SQL Plan Baselines.

SQL plan baselines are a new feature introduced in Version 11g.

SQL execution plans determine how a query is executed and the path that is taken to retrieve the data. Plans can be evolved or improved over executions and should only change when a better plan can be found.

When a query is hard parsed, the cost based optimizer creates an execution plan. In the absence of any other control, this plan would be used. However, circumstances can lead to different plans being generated with some being much more efficient than others.

The purpose of SQL plan baselines is to make sure that a less optimal execution plan is never used and that changes in the database such as statistics being gathered, upgrades or patches will not lead to slower plans being adopted.

In fact, when SQL plan baselines are in use, a new plan will not become ‘Accepted’ and become available for use untill it has been demonstrated to be more efficient than the old plan.

Here are a couple of good articles on SQL plan baselines and SQL plan management

Difference between SQL plan Baselines and SQL profiles.

SQL plan management


SQL plan baselines are stored in the SYSAUX tablespace and by default can use up to 10% of that tablespace. That figure can be manually set between 1% and 50% using the command – DBMS_SPM.CONFIGURE(‘space_budget_percent’,30); – to set it to use 30% of SYSAUX.

If the space limit is exceeded a message is generated into the alert log.

The length of time that unused plans are kept can be set by setting the retention period. This setting can be between 5 and 523 weeks.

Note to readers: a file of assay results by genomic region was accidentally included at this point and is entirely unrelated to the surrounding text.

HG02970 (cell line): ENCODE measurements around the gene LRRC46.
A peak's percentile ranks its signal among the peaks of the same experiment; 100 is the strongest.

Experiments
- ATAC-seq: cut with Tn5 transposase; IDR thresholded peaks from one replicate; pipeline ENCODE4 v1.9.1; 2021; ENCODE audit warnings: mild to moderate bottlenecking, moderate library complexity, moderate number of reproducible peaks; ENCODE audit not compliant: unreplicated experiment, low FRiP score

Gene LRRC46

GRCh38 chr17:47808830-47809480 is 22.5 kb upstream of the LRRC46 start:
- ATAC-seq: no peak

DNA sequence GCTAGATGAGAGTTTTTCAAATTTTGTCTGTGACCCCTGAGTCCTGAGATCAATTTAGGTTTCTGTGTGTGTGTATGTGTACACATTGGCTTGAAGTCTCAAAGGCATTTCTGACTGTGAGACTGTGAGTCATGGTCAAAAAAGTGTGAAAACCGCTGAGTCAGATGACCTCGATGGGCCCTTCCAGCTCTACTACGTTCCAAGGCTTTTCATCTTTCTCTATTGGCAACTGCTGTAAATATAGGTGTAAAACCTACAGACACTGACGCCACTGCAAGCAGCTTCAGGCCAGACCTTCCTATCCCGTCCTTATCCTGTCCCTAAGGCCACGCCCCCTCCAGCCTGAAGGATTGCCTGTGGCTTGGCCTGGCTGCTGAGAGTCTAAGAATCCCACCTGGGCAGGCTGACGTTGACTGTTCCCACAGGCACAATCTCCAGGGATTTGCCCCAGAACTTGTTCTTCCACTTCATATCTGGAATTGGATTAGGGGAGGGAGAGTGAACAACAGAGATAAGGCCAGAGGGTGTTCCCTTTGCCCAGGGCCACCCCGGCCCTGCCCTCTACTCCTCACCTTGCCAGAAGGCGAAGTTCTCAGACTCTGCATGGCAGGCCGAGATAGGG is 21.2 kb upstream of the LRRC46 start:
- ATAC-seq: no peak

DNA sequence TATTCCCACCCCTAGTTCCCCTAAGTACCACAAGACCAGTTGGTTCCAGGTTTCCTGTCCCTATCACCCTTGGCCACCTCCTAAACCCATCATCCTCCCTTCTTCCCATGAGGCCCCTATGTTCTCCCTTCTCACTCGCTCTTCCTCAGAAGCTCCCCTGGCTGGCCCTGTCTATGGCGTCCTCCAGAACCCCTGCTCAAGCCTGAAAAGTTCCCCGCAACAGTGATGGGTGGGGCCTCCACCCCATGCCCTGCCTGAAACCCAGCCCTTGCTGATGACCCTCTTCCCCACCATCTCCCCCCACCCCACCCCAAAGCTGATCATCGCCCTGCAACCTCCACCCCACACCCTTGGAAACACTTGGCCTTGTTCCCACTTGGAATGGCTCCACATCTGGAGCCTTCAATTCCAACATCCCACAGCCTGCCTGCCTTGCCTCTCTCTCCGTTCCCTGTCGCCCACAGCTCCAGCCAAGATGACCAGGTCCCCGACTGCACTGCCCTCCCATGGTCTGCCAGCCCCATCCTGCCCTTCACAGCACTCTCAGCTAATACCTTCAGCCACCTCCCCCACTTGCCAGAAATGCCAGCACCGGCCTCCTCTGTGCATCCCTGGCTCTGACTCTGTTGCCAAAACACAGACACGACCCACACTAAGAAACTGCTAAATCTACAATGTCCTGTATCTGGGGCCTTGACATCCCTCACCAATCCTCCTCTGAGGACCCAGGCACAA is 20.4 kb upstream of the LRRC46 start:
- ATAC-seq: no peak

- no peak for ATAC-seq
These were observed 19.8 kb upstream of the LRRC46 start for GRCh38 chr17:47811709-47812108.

Set it with the DBMS_SPM package: DBMS_SPM.CONFUGURE(‘plan_retention_weeks’,105)

The current settings for ‘space budget’ and ‘retention time’ can be can be seen in the DBA_SQL_MANAGEMENT_CONFIG view:


So, the basic premise is that changes in the execution plan that are an improvement should be accepted but changes for the worse should be rejected.

It is important that untested plans are not used until proven to be an improvement. This is because it is preferable to use an accepted plan that is suboptimal rather than risk a dramatic drop in performance caused by a poor new plan.

Only plans that are set as ‘ACCEPTED’ within the plan baseline can be used.

The first time a piece of SQL is ran, if it has no prior plan in place, it will automatically have the first generated execution plan used and it will become ‘ACCEPTED’ in the baseline.

Additionally, if a change occurs that appears to invalidate all of the ‘ACCEPTED’ plans, the plan with the lowest cost will be used and set as ‘ACCEPTED’ in the same way as when no plans are included.

Subsequently, if a new plan is generated and appears to be an improvement it will be saved but cannot be used until it is accepted.

An automatic task needs to be created and ran that tests all of the candidate execution plans to verify which is the fastest and that one will be set as ‘ACCEPTED’ and will be used as the current baseline. Note that subsequently, there may be more than one ‘ACCEPTED’ plan, so being ‘ACCEPTED’ does not mean that a plan will be used.

To set the database to automatically capture plans you must change the parameter OPTIMIZER_CAPTURE_SQL_PLAN_BASELINES to TRUE (it is FALSE by default).